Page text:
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This should be easy to field

Adrian Gonzalez has been a hit in more ways than one in his short time with the Sox. Adrian Gonzalez has been a hit in more ways than one in his short time with the Sox. (Jason Cohn/Reuters)
By Nick Cafardo
Globe Staff / June 26, 2011

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PITTSBURGH — Adrian Gonzalez in right? David Ortiz at first?

When I wrote last week that it wasn’t a good idea because of risk of injury to Gonzalez, probably the best hitter in baseball, I knew it wasn’t going to be easy for Red Sox manager Terry Francona to push that button.

“I’m kind of on the fence,’’ Francona said before last night’s game. “Since I am, I’m not sure I know what’s right, but I am sure of what’s not right. Until I’m positive that this is something to do, I’m going to stay away. That’s how I feel. I’ll probably stay away tomorrow. Re-evaluate on the way to Philly. If we put Gonzy out there and he got hurt, I’m just not ready to do it. Maybe three, four games into this road trip, maybe I will. We’ll see.’’

There was a time last week when I thought they were going to do it. Gonzalez was taking fly balls. Ortiz was taking ground balls.

But the momentum has slowed. It looked like it might happen once in Pittsburgh and once in Philly, smaller right fields that Gonzalez might be able to handle. With the team in a bit of an offensive slump, losing its fourth straight with last night’s 6-4 defeat to the Pirates, the time to get both guys in might be today. But Francona said it won’t happen.

This is a manager and a team that always take the long view. Just like with their right-field platoon. His two righthanded hitting outfielders are hitting .136 against lefthanded pitchers this season, but Francona said yesterday he needs to make use of those two players and the best way to use them is vs. lefties because they’ve hit southpaws in the past.

Any time Francona has shown patience — David Ortiz, for one — it’s been rewarded.

But moving Gonzalez to right and Ortiz to first, even if for just a couple of games? Francona admitted it’s one of the toughest decisions he’d had to make as a manager.

“I’m concerned that if something happened to somebody, you can’t go back. In theory, it sounds great and I’m excited by having David and Gonzy both in the lineup, but if [Gonzalez] went out there and did something, I can’t call time out and undo it. It’s a little bit of an anxiety.’’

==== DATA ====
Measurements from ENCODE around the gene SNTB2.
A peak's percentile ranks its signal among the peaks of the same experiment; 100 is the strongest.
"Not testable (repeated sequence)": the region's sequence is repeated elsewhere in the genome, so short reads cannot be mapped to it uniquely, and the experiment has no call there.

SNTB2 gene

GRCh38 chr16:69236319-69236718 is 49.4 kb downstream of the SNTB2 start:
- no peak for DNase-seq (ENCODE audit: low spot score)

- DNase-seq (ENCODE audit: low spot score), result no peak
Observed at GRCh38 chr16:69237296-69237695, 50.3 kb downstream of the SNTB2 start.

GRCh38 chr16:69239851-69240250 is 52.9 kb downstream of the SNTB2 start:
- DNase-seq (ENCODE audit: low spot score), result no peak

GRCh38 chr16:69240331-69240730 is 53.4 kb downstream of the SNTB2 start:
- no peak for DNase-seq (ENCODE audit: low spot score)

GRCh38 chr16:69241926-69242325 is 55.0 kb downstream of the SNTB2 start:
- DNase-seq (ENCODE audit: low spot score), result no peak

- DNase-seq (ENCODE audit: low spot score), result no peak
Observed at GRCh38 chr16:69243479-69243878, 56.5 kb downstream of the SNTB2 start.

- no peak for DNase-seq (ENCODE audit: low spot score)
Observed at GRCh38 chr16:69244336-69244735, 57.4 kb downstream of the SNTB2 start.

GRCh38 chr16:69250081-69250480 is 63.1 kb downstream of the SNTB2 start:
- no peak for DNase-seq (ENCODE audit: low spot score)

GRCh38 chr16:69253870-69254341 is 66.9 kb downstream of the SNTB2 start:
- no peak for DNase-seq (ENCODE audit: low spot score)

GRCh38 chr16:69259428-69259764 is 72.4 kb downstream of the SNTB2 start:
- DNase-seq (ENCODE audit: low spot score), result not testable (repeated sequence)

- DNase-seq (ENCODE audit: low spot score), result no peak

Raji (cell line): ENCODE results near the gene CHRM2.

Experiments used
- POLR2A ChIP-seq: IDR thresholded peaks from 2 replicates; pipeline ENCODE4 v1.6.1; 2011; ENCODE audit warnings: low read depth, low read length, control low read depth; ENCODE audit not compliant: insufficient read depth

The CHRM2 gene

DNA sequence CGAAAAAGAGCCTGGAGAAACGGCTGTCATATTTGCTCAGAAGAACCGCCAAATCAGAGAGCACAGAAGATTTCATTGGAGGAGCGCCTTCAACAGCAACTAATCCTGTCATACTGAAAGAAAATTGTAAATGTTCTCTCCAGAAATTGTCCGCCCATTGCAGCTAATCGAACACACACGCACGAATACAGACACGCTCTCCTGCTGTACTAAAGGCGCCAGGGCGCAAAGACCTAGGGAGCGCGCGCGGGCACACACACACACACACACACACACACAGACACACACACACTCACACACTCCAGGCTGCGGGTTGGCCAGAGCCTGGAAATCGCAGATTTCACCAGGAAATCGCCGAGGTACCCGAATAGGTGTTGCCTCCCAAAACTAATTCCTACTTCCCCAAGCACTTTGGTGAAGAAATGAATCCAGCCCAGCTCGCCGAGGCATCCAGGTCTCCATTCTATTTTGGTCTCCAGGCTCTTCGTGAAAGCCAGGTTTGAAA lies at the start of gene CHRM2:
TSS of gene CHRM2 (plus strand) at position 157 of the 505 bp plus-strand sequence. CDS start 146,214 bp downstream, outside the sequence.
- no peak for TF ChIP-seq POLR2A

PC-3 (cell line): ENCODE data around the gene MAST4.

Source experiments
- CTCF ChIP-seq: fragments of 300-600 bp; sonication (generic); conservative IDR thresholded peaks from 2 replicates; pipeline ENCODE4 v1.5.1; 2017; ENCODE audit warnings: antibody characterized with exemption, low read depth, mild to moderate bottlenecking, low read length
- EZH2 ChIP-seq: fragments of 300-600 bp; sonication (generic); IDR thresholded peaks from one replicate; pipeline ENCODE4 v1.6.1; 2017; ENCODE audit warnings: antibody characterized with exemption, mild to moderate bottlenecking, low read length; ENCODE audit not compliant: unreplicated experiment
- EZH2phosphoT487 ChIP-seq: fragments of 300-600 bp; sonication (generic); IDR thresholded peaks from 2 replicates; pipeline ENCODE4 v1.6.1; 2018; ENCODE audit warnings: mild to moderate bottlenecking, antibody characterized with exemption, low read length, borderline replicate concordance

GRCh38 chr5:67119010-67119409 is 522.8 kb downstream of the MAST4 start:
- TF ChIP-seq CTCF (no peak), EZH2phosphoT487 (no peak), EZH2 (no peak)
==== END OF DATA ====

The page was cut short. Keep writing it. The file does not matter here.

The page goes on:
Francona said that the organization is also torn about which way to go and has left it to him to make the final call.

“Everybody would love to see the at-bats in the lineup. We’re all together on that, but there are some ramifications and we’re all in it together. I told Theo [Epstein], until I’m sure, I’m not doing it and I think he’s completely on board with that.’’

Francona is the pilot. He has to live with the consequences, good or bad.

He hates the fact that Ortiz might have to sit for nine games. He hates the fact that any rhythm Ortiz has built up might be lost.

In Friday night’s game, he had Ortiz up in the eighth inning in a key pinch-hitting spot. Men on base, a chance to tie the game or take the lead. Ortiz grounded out. Last night, Ortiz and Gonzalez came up in the ninth, but neither got the job done. Ortiz grounded out and Gonzalez struck out swinging to end the game.

Ortiz doesn’t particularly like playing first base. It makes him feel uncomfortable and he’s said all along that taking Gonzalez’s bat out of the lineup isn’t smart at this stage. It wouldn’t be shocking for Francona to compromise by having Ortiz play first to start a game and then bring in Gonzalez for defense and for an at-bat or two.

It will take a lot to change Francona’s mind and throw caution to the wind. It may be easy for guys watching at home. When you’re the man at the switch, it’s a whole different game.

Said it then, said it now: Don’t do it.

Nick Cafardo can be reached at cafardo@globe.com. Follow him on Twitter @nickcafardo.

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